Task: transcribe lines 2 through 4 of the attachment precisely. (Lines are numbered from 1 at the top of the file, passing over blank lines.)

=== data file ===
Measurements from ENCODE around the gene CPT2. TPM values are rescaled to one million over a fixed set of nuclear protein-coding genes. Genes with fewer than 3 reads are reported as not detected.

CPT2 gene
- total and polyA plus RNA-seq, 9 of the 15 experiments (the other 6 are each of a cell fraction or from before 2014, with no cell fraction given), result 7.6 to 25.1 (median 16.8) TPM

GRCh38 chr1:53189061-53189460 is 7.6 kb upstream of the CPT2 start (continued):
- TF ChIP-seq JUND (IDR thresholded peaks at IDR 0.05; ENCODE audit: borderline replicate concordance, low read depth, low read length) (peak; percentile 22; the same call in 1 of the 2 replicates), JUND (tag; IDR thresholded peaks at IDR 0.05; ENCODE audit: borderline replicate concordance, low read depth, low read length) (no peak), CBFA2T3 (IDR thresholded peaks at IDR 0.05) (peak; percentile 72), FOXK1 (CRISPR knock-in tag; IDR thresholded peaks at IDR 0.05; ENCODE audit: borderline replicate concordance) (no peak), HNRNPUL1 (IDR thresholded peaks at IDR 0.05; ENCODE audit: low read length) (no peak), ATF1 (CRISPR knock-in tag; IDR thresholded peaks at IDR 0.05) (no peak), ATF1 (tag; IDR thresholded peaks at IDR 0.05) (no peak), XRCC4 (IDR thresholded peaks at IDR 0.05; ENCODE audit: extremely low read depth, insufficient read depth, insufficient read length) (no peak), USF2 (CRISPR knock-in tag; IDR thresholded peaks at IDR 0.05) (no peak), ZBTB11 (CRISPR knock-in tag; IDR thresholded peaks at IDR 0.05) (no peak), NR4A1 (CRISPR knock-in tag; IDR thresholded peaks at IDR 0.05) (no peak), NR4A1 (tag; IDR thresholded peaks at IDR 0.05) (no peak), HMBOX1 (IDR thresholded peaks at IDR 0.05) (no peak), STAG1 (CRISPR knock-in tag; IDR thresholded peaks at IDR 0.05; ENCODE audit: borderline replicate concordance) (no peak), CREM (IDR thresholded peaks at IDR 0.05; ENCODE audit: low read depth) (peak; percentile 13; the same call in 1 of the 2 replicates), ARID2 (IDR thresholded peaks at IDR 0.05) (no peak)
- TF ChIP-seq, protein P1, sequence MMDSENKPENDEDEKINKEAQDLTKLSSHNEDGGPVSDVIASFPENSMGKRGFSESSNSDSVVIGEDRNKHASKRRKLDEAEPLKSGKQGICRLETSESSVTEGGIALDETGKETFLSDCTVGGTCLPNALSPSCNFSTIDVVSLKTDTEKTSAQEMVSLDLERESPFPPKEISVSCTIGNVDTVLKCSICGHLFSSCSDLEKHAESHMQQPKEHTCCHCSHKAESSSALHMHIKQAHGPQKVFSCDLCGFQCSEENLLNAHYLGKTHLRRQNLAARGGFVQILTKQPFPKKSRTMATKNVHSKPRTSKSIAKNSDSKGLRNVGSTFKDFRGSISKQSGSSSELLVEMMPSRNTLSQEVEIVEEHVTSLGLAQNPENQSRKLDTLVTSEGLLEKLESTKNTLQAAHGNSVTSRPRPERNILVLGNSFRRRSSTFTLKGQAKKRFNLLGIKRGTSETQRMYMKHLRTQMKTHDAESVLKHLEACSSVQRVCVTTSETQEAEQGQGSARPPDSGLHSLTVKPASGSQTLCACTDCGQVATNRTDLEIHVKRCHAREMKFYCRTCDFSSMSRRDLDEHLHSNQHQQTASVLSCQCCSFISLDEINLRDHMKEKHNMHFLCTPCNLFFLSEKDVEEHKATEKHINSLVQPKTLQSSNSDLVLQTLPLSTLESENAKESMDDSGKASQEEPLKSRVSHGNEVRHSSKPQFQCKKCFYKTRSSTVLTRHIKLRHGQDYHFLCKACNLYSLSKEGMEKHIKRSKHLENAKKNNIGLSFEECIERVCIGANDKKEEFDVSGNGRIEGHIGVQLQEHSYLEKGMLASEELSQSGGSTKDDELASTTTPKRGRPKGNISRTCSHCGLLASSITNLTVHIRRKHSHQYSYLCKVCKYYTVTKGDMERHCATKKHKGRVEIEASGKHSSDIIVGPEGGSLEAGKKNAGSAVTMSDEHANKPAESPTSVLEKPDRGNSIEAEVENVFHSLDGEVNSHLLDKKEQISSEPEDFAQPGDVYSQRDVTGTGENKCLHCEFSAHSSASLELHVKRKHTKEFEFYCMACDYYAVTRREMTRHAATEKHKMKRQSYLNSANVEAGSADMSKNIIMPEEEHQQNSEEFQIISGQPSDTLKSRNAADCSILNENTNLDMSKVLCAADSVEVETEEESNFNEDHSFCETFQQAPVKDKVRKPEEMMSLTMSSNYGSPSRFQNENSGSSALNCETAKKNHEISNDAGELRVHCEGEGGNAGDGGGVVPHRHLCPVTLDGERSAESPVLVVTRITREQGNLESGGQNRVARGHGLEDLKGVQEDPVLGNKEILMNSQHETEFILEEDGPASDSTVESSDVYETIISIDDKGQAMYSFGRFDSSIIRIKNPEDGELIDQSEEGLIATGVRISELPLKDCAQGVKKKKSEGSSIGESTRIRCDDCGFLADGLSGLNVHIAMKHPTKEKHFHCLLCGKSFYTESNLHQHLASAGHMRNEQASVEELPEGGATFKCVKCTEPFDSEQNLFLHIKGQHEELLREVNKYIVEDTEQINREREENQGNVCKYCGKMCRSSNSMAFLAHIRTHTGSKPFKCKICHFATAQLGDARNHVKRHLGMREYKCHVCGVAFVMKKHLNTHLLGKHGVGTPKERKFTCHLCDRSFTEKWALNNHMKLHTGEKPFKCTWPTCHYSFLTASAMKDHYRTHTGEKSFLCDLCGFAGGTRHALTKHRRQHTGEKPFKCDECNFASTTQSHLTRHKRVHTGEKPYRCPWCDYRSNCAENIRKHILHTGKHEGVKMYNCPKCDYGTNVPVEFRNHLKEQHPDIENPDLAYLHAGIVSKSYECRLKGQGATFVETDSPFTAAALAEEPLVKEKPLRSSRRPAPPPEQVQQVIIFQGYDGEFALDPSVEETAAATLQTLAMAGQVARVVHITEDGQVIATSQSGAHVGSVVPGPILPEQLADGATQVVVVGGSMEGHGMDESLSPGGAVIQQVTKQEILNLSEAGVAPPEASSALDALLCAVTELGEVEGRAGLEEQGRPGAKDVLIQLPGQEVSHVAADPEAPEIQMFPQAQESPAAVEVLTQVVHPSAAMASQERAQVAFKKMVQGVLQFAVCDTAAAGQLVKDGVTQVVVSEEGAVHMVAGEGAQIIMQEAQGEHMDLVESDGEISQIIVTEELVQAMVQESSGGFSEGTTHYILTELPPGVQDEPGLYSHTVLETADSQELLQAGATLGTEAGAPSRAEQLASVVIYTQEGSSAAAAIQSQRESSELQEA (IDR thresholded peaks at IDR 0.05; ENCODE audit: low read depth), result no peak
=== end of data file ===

CPT2 gene
- total and polyA plus RNA-seq, 9 of the 15 experiments (the other 6 are each of a cell fraction or from before 2014, with no cell fraction given), result 7.6 to 25.1 (median 16.8) TPM

GRCh38 chr1:53189061-53189460 is 7.6 kb upstream of the CPT2 start (continued):